Neural Dynamics of Motion Perception: Direction Fields, Apertures, and Resonant Grouping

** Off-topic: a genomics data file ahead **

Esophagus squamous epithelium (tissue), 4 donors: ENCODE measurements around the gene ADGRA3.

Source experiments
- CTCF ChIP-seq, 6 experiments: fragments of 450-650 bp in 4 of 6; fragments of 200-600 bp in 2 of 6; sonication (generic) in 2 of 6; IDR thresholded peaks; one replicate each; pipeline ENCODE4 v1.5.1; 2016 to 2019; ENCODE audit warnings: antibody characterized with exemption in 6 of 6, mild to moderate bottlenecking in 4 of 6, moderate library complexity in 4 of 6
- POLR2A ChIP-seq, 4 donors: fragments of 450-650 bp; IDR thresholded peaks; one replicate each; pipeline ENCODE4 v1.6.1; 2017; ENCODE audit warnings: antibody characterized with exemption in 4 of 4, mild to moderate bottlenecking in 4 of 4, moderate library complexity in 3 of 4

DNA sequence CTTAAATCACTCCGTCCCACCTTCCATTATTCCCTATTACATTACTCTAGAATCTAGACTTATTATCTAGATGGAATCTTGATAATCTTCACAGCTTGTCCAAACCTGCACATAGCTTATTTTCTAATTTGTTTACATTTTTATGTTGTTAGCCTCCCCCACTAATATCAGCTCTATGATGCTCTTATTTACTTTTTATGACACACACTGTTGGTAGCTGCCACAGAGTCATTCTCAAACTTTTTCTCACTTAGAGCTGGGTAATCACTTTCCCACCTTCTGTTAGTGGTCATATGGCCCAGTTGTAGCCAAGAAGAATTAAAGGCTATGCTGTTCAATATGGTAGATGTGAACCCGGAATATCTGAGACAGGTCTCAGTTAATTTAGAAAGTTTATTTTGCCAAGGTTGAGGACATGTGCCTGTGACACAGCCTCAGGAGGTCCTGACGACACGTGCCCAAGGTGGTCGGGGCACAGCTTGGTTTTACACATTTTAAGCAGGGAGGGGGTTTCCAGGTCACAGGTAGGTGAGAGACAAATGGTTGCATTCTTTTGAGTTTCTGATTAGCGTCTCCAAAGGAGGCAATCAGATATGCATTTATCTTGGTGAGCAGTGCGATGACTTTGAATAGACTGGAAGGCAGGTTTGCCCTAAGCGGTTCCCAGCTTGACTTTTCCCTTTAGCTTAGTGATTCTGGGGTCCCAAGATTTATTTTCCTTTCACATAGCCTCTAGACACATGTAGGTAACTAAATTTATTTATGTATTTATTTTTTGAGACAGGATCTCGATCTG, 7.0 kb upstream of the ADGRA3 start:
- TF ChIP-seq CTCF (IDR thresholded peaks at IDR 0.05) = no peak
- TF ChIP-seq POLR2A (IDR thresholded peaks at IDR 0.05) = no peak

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A neural network model of global motion segmentation by visual cortex is described. Called the Motion Boundary Contour System (BCS), the model clarifies how ambiguous local movements on a complex moving shape are actively reorganized into a coherent global motion signal. Unlike many previous researchers, we analyse how a coherent motion signal is imparted to all regions of a moving figure, not only to regions at which unambiguous motion signals exist. The model hereby suggests a solution to the global aperture problem. The Motion BCS describes how preprocessing of motion signals by a Motion Oriented Contrast Filter (MOC Filter) is joined to long-range cooperative grouping mechanisms in a Motion Cooperative-Competitive Loop (MOCC Loop) to control phenomena such as motion capture. The Motion BCS is computed in parallel with the Static BCS of Grossberg and Mingolla (1985a, 1985b, 1987). Homologous properties of the Motion BCS and the Static BCS, specialized to process movement directions and static orientations, respectively, support a unified explanation of many data about static form perception and motion form perception that have heretofore been unexplained or treated separately. Predictions about microscopic computational differences of the parallel cortical streams V1 --> MT and V1 --> V2 --> MT are made, notably the magnocellular thick stripe and parvocellular interstripe streams. It is shown how the Motion BCS can compute motion directions that may be synthesized from multiple orientations with opposite directions-of-contrast. Interactions of model simple cells, complex cells, hypercomplex cells, and bipole cells are described, with special emphasis given to new functional roles in direction disambiguation for endstopping at multiple processing stages and to the dynamic interplay of spatially short-range and long-range interactions.